Toadfish (Opsanus tau) on oyster reef in the Chesapeake Bay
When you’re raised on a steady TV diet of The Undersea World of Jacques Cousteau—with the famous French filmmaker exploring far-flung coral reefs, meeting sharks and marine iguanas, and diving blue holes and shipwrecks—it’s hard not to fall in love with the sea. But grow up next to the biggest estuary in the United States as well, and the seduction is complete. That, of course, is how our latest Photographer of the Week, Michael Eversmier, began his eventful journey from wide-eyed snorkeler to photo pro.
Having learned to scuba dive at 16, the young Michael started working in the same local dive shop where he was certified, and before long he had earned his divemaster and instructor certifications. In parallel, at age 19, he would begin taking his first images underwater with a modest watertight pocket camera called a Minolta Weathermatic, before eventually investing in a Nikonos IV-A—an evolved version of the amphibious underwater 35mm film camera conceived by Cousteau. As Michael puts it, he was living his dream.
Fast-forward four decades to the present and Michael has enjoyed a long career as both a diver and underwater shooter—as well as keeping up with advancements in photography with his trusty Canon DSLRs and Ikelite housings and strobes. Interestingly, while he has traveled the globe much as his boyhood idol did, Michael’s dedication to his local critters hasn’t waned, and he has worked extensively with government agencies and environmental groups to raise awareness about the state of the Chesapeake Bay and the reefs off the Maryland coast.
It’s wonderful to see some of these less-celebrated fish, crustaceans and invertebrates among the collection of images presented here—and equally fascinating to have the opportunity to appreciate the difficulties of taking compelling pictures in the chilly, murky, low-visibility conditions in which Michael regularly finds himself. It’s also a reminder that in these uncertain times when diving in exotic locations is less than straightforward, there’s much of interest—and much to challenge us photographically—in our own backyard waters.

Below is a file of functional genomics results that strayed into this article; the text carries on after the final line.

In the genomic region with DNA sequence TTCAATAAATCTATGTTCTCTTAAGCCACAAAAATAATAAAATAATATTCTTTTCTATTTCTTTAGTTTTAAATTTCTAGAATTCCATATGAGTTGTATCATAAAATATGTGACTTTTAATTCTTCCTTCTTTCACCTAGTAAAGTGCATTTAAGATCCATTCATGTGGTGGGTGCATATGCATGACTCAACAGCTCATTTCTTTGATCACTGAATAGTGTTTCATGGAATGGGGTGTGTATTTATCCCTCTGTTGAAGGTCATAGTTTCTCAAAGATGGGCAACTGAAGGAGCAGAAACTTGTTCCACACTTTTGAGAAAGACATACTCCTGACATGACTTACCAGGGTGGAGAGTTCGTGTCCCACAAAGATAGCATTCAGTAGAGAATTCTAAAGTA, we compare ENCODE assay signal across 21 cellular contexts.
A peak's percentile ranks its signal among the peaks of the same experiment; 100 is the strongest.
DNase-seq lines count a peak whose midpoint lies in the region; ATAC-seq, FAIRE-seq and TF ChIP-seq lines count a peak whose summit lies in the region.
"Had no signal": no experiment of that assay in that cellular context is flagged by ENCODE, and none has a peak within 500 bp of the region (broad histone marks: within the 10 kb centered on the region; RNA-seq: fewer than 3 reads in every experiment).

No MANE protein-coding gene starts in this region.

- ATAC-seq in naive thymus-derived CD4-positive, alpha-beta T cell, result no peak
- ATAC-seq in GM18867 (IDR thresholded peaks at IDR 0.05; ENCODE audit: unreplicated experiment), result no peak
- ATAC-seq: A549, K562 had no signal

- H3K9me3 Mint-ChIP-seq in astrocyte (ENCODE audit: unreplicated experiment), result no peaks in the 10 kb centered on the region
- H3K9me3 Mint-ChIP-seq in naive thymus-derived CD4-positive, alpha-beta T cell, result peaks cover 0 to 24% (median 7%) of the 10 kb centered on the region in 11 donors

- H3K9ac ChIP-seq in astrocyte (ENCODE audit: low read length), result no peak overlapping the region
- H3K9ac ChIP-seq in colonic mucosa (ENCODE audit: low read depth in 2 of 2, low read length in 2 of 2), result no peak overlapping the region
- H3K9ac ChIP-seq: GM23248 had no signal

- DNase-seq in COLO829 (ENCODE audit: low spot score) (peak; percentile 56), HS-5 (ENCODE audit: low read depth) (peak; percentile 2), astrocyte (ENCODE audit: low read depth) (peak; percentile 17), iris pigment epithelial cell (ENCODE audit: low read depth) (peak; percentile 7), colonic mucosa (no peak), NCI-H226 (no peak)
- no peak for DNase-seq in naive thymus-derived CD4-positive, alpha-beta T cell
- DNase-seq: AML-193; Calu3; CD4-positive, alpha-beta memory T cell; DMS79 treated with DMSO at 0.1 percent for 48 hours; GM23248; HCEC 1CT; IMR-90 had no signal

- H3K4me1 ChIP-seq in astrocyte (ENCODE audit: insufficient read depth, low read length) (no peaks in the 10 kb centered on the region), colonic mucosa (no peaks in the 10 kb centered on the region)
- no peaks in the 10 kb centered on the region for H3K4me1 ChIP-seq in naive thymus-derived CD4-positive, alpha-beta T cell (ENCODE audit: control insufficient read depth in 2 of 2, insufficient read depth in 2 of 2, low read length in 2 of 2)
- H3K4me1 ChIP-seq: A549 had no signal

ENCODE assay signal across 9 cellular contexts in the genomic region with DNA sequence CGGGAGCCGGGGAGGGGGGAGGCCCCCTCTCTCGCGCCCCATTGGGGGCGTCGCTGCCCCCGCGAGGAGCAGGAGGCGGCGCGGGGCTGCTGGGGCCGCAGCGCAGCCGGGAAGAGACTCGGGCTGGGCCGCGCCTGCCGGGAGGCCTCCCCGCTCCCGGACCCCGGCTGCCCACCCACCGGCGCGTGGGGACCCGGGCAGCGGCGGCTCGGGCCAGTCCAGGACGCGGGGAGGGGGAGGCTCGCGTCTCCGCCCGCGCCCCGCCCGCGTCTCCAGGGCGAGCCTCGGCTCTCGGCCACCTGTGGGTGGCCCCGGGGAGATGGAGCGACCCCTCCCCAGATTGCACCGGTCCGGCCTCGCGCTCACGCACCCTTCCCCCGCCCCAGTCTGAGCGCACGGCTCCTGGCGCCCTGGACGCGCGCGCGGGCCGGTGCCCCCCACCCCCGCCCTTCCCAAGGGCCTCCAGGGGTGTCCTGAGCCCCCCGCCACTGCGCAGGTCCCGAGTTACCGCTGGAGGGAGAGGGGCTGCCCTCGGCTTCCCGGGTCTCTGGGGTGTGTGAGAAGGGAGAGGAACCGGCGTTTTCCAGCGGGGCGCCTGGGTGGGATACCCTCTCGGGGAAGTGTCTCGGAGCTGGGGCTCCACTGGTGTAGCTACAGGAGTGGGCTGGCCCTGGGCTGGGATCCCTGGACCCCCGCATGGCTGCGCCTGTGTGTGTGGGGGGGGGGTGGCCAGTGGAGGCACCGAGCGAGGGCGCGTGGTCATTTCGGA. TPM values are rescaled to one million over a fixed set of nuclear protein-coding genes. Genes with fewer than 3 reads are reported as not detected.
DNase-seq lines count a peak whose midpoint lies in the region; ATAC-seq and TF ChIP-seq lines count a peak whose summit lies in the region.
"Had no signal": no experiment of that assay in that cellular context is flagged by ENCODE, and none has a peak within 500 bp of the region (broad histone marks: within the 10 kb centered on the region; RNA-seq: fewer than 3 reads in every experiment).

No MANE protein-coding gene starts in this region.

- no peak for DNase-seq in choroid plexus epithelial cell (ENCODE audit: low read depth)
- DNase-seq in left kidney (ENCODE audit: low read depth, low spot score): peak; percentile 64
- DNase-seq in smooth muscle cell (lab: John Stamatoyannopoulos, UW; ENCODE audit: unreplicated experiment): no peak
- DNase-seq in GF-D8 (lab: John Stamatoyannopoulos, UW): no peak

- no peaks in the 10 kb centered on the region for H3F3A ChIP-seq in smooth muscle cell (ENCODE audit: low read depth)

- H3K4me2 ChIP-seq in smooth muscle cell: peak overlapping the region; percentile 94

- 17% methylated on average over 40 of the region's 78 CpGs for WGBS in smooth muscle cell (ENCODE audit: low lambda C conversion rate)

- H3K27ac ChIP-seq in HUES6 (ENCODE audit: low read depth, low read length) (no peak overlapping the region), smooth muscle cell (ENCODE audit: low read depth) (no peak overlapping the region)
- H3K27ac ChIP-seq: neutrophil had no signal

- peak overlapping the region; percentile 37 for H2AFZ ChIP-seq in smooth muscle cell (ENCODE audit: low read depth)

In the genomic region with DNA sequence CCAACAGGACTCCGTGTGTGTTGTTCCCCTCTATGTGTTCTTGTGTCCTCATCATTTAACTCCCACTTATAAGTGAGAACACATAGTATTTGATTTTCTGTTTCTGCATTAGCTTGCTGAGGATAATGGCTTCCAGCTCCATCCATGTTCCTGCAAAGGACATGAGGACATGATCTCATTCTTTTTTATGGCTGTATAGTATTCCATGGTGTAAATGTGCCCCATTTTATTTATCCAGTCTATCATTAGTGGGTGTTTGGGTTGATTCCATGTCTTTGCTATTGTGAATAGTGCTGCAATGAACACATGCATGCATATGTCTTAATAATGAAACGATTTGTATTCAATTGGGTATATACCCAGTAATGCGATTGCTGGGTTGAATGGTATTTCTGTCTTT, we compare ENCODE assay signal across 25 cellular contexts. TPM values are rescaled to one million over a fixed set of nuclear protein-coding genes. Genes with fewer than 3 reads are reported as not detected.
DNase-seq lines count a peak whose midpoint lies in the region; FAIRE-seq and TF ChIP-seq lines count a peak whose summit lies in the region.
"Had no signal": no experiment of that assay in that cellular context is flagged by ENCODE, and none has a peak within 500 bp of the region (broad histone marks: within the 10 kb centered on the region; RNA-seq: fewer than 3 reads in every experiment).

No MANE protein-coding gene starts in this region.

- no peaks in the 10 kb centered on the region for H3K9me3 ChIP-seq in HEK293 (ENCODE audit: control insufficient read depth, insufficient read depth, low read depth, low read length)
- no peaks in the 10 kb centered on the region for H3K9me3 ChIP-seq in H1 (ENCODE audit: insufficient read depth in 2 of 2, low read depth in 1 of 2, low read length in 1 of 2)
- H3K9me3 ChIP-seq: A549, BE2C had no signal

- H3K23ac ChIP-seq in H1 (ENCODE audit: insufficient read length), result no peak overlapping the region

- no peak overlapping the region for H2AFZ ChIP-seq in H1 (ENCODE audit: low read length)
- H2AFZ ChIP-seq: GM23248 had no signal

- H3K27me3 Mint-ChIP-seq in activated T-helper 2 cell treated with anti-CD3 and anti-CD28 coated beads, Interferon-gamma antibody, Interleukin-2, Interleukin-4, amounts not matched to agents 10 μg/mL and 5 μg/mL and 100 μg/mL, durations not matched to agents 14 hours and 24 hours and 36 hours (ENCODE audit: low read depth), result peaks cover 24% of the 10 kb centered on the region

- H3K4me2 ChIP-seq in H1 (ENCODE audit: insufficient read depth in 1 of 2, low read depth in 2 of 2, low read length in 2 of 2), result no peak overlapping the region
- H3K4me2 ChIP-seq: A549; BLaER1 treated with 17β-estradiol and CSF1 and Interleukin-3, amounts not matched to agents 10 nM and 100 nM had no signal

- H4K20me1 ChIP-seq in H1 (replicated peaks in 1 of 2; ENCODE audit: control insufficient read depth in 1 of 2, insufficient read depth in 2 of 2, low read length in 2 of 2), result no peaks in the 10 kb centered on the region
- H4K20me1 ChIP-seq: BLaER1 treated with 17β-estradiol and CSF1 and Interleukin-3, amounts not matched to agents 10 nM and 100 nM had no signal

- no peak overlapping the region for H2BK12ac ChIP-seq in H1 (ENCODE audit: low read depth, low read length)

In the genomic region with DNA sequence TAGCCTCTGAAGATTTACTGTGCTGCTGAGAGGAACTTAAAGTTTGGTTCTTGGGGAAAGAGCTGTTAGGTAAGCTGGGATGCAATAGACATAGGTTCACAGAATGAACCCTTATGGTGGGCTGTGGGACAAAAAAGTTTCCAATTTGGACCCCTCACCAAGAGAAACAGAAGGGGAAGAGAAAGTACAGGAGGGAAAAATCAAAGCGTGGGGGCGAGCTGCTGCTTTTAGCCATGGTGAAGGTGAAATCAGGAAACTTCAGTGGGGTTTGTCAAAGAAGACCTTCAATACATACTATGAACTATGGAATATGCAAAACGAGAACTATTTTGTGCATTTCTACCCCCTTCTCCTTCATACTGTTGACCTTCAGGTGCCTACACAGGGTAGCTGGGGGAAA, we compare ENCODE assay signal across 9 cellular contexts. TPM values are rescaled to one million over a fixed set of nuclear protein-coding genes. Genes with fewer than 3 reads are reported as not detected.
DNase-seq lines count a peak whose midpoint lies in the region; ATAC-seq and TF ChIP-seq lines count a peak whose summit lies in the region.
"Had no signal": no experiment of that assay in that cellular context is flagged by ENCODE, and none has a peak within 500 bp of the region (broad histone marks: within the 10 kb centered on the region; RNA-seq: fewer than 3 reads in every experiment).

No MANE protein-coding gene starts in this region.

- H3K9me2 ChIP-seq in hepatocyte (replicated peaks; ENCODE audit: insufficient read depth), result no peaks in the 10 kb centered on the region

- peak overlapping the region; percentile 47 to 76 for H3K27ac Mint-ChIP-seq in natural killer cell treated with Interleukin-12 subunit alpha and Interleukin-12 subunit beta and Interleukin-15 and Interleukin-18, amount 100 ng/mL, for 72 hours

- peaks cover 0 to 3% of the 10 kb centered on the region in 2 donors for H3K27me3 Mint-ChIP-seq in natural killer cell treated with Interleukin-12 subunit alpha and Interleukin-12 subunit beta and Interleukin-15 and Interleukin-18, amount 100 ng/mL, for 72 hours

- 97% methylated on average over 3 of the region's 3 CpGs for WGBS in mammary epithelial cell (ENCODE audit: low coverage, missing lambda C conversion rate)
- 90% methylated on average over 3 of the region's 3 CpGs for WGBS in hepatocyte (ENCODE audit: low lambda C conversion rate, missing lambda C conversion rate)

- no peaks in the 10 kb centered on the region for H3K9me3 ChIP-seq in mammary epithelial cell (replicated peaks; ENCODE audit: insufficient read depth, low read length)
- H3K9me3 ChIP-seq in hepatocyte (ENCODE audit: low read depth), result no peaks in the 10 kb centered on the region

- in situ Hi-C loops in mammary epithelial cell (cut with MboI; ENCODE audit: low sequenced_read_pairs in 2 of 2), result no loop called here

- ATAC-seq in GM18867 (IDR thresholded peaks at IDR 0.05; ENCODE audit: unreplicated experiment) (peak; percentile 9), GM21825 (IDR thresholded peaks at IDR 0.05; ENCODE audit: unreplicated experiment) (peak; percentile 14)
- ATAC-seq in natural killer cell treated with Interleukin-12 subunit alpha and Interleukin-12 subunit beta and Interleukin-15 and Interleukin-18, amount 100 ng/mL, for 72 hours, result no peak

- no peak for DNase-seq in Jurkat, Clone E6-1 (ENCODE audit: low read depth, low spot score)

School of juvenile Atlantic spadefish (Chaetodipterus faber) on an artificial reef in the Chesapeake Bay
Blue ridge sculpin (Cottus caeruleomentum), Gunpowder Falls, Maryland
Summer flounder (Paralichthys dentatus), Ocean City, Maryland
Atlantic rock crab (Cancer irroratus), Cape Ann, Massachusetts
Freediving with blue sharks (Prionace glauca) off Rhode Island
Yellowfin grouper (Mycteroperca venenosa), Exuma Islands, The Bahamas
Wreck of the freighter, Comberbach, Long Island, The Bahamas
Flamingo tongue snail (Cyphoma gibbosum), The Bahamas
Spotted jellies (Mastigias papua) found in lagoons around Palau
Bird’s-eye view of the reef, Dumaguete, Philippines
Anemonefish (Amphiprion barberi) in bubble-tip anemone, Taveuni, Fiji
Kuni’s nudibranch (Goniobranchus kuniei), Taveuni, Fiji
American Lobster (Homarus americanus), Cape Ann, Massachusetts
Common grass shrimp (Palaemonetes pugio) on redbeard sponge (Microciona prolifera), Chesapeake Bay
Mushroom cap jellyfish (Rhopilema verrilli), Chesapeake Bay
Black sea bass (Centropristis striata) using reef balls as habitat at Cook Point Reef Oyster Sanctuary in the Chesapeake Bay
A biologist inspects oysters on the reef in the Chesapeake Bay: A good representation of what diving here is like—murky with between two and five feet visibility
Michael, ready for another chilly dip
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